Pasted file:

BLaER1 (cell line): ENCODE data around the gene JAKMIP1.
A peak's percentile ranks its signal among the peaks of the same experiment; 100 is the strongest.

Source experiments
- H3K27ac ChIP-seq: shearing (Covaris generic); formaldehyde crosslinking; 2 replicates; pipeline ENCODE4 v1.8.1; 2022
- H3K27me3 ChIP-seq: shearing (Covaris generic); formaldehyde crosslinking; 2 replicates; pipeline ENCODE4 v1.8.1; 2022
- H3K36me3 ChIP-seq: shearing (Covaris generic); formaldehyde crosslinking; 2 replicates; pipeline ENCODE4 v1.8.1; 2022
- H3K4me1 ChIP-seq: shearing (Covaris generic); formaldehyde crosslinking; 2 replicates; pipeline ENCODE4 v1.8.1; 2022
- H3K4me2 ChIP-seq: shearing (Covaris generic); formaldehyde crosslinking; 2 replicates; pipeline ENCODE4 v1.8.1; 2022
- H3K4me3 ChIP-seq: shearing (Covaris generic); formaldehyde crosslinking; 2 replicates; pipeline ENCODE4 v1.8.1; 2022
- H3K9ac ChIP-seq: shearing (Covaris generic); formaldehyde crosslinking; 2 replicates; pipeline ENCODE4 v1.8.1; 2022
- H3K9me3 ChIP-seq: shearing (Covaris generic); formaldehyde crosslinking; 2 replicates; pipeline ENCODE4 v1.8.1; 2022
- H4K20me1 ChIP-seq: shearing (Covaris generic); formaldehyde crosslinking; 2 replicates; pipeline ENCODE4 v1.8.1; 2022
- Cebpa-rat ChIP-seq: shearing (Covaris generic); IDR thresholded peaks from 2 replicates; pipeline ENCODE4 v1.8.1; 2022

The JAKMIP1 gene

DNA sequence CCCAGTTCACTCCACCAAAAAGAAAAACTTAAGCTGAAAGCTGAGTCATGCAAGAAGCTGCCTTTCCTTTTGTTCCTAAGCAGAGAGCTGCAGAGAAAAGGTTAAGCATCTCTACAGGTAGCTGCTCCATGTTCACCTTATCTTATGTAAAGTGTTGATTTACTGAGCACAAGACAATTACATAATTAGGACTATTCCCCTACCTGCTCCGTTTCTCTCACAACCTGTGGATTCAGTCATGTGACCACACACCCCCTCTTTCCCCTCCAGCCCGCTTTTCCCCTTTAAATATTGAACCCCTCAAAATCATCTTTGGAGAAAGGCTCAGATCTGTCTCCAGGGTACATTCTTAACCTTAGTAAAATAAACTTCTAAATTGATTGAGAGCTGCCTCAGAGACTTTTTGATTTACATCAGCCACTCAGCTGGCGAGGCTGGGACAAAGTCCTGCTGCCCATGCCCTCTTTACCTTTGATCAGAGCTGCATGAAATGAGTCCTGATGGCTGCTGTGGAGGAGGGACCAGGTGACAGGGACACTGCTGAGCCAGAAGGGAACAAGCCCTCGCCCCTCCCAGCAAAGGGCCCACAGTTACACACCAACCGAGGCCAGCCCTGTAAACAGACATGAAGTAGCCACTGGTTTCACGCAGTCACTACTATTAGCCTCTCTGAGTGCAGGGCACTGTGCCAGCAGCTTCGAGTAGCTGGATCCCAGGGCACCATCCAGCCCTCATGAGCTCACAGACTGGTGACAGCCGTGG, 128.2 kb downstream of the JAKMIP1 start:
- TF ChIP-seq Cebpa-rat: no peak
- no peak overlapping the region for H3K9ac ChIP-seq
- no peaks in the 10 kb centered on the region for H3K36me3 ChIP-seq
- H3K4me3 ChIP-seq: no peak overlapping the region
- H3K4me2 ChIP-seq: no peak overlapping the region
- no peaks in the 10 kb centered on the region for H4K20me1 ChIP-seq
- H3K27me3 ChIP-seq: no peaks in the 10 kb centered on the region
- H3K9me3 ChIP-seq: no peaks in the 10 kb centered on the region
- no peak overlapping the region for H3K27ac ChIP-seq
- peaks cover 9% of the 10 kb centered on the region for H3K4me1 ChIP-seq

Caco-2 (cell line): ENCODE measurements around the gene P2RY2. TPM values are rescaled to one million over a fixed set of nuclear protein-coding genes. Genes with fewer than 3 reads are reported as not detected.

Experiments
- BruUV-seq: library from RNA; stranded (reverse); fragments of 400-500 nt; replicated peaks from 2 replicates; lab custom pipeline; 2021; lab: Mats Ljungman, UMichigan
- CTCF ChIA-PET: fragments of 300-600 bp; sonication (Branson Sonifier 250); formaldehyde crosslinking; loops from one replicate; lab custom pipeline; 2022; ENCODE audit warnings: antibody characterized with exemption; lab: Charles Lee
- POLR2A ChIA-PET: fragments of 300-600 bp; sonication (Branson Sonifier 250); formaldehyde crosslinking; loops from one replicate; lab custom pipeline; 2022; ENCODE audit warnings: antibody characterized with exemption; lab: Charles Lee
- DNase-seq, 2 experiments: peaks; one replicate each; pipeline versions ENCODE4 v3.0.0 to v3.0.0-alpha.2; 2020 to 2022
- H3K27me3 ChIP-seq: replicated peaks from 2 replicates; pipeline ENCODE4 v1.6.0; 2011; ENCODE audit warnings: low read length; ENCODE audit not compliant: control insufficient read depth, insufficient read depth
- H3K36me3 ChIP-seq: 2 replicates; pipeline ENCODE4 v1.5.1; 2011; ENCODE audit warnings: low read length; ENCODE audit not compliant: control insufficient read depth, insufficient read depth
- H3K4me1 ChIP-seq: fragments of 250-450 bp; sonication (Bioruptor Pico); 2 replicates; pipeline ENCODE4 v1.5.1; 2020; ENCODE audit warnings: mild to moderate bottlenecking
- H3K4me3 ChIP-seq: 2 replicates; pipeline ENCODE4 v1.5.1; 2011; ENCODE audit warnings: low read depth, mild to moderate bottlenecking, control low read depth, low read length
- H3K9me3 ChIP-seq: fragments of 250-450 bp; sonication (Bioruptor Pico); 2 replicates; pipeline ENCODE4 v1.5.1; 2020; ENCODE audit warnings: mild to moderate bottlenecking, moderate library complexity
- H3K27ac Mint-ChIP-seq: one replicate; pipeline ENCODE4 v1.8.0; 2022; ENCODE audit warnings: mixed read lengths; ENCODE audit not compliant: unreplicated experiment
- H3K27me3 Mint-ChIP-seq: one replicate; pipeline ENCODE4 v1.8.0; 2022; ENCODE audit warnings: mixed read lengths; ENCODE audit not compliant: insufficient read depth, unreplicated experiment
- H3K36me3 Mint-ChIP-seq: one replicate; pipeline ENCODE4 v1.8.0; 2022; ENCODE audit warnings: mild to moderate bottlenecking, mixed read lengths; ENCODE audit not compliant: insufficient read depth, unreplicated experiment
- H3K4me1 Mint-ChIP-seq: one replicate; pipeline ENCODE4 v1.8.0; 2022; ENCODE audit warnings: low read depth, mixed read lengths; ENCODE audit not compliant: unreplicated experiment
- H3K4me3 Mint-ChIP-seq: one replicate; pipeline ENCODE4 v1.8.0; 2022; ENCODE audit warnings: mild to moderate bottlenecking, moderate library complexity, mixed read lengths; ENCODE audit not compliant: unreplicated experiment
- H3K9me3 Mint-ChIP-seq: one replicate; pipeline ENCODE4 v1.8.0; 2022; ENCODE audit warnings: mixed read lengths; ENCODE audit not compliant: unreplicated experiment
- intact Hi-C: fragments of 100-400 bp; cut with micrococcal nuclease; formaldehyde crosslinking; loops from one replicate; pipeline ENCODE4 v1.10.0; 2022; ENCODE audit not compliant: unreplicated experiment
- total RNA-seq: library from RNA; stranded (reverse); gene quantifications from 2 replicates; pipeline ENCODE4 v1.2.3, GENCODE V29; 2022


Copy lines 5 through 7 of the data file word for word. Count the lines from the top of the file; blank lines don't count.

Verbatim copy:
- H3K27me3 ChIP-seq: shearing (Covaris generic); formaldehyde crosslinking; 2 replicates; pipeline ENCODE4 v1.8.1; 2022
- H3K36me3 ChIP-seq: shearing (Covaris generic); formaldehyde crosslinking; 2 replicates; pipeline ENCODE4 v1.8.1; 2022
- H3K4me1 ChIP-seq: shearing (Covaris generic); formaldehyde crosslinking; 2 replicates; pipeline ENCODE4 v1.8.1; 2022